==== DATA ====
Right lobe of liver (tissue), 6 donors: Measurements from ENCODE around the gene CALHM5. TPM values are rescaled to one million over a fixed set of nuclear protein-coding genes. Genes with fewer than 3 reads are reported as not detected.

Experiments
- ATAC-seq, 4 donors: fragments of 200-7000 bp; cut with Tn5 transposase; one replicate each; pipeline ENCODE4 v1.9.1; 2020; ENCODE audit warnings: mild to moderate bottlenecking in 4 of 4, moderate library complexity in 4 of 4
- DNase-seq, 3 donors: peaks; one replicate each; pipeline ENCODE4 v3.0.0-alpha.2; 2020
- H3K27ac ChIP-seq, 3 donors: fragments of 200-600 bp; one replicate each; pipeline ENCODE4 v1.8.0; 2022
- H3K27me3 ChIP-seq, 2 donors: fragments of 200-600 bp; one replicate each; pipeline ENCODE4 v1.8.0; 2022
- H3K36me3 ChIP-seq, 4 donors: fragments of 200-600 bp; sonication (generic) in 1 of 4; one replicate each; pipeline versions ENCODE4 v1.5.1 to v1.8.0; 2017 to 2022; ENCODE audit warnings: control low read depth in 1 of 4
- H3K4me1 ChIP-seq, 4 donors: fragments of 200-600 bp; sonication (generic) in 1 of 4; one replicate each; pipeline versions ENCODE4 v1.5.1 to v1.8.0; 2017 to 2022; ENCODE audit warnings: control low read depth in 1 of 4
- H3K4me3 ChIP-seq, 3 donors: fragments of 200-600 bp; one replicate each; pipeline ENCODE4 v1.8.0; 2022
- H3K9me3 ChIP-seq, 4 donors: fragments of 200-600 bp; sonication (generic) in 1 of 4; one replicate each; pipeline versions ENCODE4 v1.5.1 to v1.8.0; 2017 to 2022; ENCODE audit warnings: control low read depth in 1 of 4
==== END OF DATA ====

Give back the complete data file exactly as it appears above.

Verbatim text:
Right lobe of liver (tissue), 6 donors: Measurements from ENCODE around the gene CALHM5. TPM values are rescaled to one million over a fixed set of nuclear protein-coding genes. Genes with fewer than 3 reads are reported as not detected.

Experiments
- ATAC-seq, 4 donors: fragments of 200-7000 bp; cut with Tn5 transposase; one replicate each; pipeline ENCODE4 v1.9.1; 2020; ENCODE audit warnings: mild to moderate bottlenecking in 4 of 4, moderate library complexity in 4 of 4
- DNase-seq, 3 donors: peaks; one replicate each; pipeline ENCODE4 v3.0.0-alpha.2; 2020
- H3K27ac ChIP-seq, 3 donors: fragments of 200-600 bp; one replicate each; pipeline ENCODE4 v1.8.0; 2022
- H3K27me3 ChIP-seq, 2 donors: fragments of 200-600 bp; one replicate each; pipeline ENCODE4 v1.8.0; 2022
- H3K36me3 ChIP-seq, 4 donors: fragments of 200-600 bp; sonication (generic) in 1 of 4; one replicate each; pipeline versions ENCODE4 v1.5.1 to v1.8.0; 2017 to 2022; ENCODE audit warnings: control low read depth in 1 of 4
- H3K4me1 ChIP-seq, 4 donors: fragments of 200-600 bp; sonication (generic) in 1 of 4; one replicate each; pipeline versions ENCODE4 v1.5.1 to v1.8.0; 2017 to 2022; ENCODE audit warnings: control low read depth in 1 of 4
- H3K4me3 ChIP-seq, 3 donors: fragments of 200-600 bp; one replicate each; pipeline ENCODE4 v1.8.0; 2022
- H3K9me3 ChIP-seq, 4 donors: fragments of 200-600 bp; sonication (generic) in 1 of 4; one replicate each; pipeline versions ENCODE4 v1.5.1 to v1.8.0; 2017 to 2022; ENCODE audit warnings: control low read depth in 1 of 4